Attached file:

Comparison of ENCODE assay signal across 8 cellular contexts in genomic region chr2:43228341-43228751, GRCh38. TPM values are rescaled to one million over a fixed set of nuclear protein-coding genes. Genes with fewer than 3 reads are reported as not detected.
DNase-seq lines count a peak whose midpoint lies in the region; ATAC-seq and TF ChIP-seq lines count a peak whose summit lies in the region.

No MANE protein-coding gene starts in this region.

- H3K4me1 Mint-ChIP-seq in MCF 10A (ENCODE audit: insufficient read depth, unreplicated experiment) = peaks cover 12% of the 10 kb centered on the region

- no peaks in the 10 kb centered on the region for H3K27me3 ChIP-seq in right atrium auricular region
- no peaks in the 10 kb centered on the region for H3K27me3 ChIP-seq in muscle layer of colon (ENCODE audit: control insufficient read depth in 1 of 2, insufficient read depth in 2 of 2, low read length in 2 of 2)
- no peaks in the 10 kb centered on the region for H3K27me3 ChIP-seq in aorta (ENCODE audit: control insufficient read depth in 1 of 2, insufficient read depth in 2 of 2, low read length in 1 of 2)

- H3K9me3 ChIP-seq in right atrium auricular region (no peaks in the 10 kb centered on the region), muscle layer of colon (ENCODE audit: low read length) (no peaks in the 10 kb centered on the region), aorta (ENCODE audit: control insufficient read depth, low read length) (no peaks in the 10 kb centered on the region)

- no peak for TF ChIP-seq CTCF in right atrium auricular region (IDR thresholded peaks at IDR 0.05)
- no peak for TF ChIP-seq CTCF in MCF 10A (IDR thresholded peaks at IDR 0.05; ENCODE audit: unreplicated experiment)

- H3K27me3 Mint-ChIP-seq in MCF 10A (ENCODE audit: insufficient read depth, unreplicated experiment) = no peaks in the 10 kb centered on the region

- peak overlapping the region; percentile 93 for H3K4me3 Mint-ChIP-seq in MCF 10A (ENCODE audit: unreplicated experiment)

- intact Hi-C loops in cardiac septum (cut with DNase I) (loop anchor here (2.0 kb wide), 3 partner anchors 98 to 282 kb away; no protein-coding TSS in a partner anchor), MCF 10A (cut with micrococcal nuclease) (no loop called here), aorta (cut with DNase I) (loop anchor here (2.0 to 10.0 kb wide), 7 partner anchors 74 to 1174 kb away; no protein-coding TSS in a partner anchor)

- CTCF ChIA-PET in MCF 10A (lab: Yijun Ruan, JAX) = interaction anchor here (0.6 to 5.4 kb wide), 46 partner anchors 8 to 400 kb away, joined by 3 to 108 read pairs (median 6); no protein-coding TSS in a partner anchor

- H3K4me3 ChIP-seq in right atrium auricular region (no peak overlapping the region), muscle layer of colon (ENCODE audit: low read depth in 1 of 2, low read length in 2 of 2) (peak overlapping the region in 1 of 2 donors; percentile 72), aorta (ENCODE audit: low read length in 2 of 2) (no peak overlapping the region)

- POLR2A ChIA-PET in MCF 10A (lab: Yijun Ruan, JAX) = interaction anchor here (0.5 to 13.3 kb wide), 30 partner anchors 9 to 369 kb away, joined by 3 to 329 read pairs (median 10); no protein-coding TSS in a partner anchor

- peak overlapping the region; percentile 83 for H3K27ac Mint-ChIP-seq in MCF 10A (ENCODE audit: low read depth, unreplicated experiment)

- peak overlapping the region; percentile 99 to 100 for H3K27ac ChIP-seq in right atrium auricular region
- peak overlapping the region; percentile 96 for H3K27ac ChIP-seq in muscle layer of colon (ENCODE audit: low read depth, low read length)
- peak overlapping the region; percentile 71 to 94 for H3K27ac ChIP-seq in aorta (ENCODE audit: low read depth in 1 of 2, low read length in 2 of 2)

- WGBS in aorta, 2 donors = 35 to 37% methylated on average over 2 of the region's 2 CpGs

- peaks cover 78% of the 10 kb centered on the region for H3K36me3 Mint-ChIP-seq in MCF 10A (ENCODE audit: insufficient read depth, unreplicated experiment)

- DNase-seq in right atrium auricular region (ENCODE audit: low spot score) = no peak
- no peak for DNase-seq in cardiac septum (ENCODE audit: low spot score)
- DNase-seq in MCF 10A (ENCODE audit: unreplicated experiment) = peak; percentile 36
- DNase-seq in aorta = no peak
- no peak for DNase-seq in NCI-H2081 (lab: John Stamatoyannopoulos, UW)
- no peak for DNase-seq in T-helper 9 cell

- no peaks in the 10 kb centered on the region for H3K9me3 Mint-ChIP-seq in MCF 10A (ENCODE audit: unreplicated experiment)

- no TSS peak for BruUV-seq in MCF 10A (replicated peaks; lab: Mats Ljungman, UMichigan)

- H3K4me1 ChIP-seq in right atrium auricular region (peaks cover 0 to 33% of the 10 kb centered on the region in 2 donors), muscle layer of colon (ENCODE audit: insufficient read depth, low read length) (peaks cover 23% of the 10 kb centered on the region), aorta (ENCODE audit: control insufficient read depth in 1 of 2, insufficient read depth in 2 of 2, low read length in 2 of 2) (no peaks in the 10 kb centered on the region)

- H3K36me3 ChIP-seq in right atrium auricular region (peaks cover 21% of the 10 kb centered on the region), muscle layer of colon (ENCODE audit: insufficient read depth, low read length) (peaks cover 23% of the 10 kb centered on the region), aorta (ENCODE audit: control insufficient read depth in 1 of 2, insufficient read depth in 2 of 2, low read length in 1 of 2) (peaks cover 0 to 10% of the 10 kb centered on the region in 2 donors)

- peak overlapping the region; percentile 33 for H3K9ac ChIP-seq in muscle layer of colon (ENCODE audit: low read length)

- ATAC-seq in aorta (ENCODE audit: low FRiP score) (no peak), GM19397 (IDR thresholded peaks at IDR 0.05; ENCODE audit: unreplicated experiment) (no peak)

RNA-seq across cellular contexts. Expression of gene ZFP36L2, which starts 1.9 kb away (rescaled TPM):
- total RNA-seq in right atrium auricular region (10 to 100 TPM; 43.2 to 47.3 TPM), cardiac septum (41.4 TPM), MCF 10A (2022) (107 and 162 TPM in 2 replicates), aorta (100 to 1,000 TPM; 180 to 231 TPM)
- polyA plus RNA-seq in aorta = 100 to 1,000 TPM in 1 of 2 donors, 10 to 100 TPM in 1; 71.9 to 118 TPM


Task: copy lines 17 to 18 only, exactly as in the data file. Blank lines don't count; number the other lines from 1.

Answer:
- peak overlapping the region; percentile 83 for H3K27ac Mint-ChIP-seq in MCF 10A (ENCODE audit: low read depth, unreplicated experiment)

- peak overlapping the region; percentile 99 to 100 for H3K27ac ChIP-seq in right atrium auricular region